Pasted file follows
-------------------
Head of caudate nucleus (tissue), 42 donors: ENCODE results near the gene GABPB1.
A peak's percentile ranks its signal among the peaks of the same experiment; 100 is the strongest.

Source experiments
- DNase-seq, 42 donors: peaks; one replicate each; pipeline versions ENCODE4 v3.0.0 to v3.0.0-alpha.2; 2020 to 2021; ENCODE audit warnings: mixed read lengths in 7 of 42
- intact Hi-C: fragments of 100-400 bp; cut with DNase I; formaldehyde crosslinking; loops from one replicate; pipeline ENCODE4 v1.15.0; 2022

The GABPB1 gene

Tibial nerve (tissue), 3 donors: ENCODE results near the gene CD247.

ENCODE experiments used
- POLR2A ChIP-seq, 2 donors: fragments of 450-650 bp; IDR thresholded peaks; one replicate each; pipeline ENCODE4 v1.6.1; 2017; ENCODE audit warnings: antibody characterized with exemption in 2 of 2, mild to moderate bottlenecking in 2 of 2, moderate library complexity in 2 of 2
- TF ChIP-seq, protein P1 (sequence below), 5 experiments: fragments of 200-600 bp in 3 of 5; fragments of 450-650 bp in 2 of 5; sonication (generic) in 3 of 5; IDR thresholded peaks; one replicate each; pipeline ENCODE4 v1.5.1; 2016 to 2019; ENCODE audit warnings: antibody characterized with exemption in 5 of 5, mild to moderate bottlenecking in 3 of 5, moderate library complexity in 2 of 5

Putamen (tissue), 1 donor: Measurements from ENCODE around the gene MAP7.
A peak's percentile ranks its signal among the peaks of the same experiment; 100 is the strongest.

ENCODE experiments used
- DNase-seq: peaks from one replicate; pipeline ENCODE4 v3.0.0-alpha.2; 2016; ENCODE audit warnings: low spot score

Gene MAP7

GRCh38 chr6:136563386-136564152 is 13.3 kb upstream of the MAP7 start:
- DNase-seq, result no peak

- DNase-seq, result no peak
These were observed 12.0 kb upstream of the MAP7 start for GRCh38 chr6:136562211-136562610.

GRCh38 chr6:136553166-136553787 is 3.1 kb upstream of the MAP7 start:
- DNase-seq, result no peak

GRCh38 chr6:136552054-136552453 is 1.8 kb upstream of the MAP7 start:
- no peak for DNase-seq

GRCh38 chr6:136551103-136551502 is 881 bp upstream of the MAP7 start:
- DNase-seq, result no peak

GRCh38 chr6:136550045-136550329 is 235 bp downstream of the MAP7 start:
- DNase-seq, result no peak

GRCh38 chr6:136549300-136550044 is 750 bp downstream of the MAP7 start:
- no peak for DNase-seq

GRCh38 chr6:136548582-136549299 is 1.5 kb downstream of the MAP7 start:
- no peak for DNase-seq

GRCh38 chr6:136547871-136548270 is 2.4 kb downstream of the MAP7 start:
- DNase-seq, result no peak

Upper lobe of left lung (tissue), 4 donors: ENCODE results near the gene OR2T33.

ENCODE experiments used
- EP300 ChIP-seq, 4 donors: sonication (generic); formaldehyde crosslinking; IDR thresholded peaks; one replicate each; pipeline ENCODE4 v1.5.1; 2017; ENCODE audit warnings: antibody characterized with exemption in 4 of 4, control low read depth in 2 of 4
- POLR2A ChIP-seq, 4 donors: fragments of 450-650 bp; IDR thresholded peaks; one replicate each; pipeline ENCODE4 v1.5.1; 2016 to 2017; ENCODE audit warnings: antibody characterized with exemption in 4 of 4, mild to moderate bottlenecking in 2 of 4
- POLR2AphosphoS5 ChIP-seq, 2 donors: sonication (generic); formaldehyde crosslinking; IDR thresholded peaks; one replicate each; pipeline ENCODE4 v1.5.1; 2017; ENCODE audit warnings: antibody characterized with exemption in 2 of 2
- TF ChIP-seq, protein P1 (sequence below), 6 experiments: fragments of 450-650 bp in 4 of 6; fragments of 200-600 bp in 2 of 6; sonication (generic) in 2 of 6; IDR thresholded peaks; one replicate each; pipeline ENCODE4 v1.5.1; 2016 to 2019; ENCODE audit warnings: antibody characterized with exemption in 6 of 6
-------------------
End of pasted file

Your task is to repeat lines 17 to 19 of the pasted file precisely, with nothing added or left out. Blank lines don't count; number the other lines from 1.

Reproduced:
- DNase-seq, result no peak

- DNase-seq, result no peak
These were observed 12.0 kb upstream of the MAP7 start for GRCh38 chr6:136562211-136562610.